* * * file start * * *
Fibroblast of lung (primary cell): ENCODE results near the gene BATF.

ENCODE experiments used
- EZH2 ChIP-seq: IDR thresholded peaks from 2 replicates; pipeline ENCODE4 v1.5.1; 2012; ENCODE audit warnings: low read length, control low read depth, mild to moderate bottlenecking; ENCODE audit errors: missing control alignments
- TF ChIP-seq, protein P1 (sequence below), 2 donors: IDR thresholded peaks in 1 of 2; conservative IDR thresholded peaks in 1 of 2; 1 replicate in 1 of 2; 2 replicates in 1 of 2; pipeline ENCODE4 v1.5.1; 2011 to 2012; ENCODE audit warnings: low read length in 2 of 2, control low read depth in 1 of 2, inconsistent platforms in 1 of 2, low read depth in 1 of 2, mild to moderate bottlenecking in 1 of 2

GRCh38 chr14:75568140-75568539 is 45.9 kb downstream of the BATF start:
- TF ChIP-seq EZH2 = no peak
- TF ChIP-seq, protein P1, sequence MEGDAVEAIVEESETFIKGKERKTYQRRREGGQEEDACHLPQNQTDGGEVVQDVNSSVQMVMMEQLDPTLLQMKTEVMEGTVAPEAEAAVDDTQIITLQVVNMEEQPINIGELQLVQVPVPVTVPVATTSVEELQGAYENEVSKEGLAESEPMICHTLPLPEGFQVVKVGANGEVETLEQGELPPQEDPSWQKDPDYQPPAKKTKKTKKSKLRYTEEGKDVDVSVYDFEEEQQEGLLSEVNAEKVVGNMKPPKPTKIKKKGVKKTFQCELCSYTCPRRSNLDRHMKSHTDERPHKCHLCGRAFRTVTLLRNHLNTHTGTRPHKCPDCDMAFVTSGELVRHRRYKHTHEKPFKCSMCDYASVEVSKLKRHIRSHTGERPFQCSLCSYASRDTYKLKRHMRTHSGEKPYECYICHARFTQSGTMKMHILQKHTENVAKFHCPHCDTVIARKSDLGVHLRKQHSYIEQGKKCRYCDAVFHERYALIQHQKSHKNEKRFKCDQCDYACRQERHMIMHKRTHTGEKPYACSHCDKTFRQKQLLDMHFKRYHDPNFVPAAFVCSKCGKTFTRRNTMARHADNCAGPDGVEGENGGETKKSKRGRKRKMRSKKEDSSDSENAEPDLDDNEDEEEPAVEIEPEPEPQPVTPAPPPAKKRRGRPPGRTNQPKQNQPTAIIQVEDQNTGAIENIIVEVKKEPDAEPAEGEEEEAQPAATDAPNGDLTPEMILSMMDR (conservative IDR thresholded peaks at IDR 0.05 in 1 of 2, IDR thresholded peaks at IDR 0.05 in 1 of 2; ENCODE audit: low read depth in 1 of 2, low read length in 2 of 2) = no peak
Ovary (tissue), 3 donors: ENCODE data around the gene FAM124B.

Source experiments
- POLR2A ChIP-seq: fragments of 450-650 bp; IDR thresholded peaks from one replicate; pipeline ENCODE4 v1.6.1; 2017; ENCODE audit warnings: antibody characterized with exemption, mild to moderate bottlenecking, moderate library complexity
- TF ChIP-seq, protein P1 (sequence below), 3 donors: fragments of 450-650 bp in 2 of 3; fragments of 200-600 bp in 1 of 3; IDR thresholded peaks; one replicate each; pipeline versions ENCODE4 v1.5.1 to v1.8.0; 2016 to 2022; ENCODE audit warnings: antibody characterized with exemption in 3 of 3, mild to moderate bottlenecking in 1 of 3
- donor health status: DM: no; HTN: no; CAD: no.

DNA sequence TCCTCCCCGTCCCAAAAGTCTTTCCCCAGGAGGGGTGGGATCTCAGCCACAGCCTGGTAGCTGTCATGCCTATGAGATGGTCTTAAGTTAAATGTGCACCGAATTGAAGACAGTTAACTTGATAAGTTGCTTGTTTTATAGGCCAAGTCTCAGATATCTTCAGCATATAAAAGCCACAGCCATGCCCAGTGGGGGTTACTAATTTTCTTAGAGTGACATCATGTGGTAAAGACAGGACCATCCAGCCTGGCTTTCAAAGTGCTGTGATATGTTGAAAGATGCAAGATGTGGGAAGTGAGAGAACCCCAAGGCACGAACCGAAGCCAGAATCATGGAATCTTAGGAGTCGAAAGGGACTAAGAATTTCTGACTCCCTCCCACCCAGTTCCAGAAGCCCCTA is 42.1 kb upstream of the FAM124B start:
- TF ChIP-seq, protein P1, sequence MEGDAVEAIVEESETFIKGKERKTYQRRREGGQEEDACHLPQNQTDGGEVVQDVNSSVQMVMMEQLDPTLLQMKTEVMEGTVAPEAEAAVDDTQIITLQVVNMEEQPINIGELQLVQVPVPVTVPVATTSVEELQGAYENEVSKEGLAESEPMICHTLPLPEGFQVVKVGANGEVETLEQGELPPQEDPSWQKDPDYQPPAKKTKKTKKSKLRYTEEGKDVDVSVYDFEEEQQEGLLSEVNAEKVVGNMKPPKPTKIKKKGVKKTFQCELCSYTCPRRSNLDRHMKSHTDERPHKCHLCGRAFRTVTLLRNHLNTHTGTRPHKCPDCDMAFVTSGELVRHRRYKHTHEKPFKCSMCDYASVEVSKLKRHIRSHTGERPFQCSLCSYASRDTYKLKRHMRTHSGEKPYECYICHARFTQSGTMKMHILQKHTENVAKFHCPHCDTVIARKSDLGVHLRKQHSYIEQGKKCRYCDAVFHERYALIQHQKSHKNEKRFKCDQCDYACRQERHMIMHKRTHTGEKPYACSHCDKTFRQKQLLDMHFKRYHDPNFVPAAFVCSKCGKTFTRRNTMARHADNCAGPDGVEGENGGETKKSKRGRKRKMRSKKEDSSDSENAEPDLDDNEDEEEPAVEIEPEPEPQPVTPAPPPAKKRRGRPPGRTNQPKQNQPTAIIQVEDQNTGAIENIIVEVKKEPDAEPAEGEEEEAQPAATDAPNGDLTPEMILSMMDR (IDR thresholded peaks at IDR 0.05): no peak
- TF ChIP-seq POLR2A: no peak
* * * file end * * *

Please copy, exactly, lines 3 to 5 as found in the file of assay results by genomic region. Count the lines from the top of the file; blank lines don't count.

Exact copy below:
- EZH2 ChIP-seq: IDR thresholded peaks from 2 replicates; pipeline ENCODE4 v1.5.1; 2012; ENCODE audit warnings: low read length, control low read depth, mild to moderate bottlenecking; ENCODE audit errors: missing control alignments
- TF ChIP-seq, protein P1 (sequence below), 2 donors: IDR thresholded peaks in 1 of 2; conservative IDR thresholded peaks in 1 of 2; 1 replicate in 1 of 2; 2 replicates in 1 of 2; pipeline ENCODE4 v1.5.1; 2011 to 2012; ENCODE audit warnings: low read length in 2 of 2, control low read depth in 1 of 2, inconsistent platforms in 1 of 2, low read depth in 1 of 2, mild to moderate bottlenecking in 1 of 2

GRCh38 chr14:75568140-75568539 is 45.9 kb downstream of the BATF start: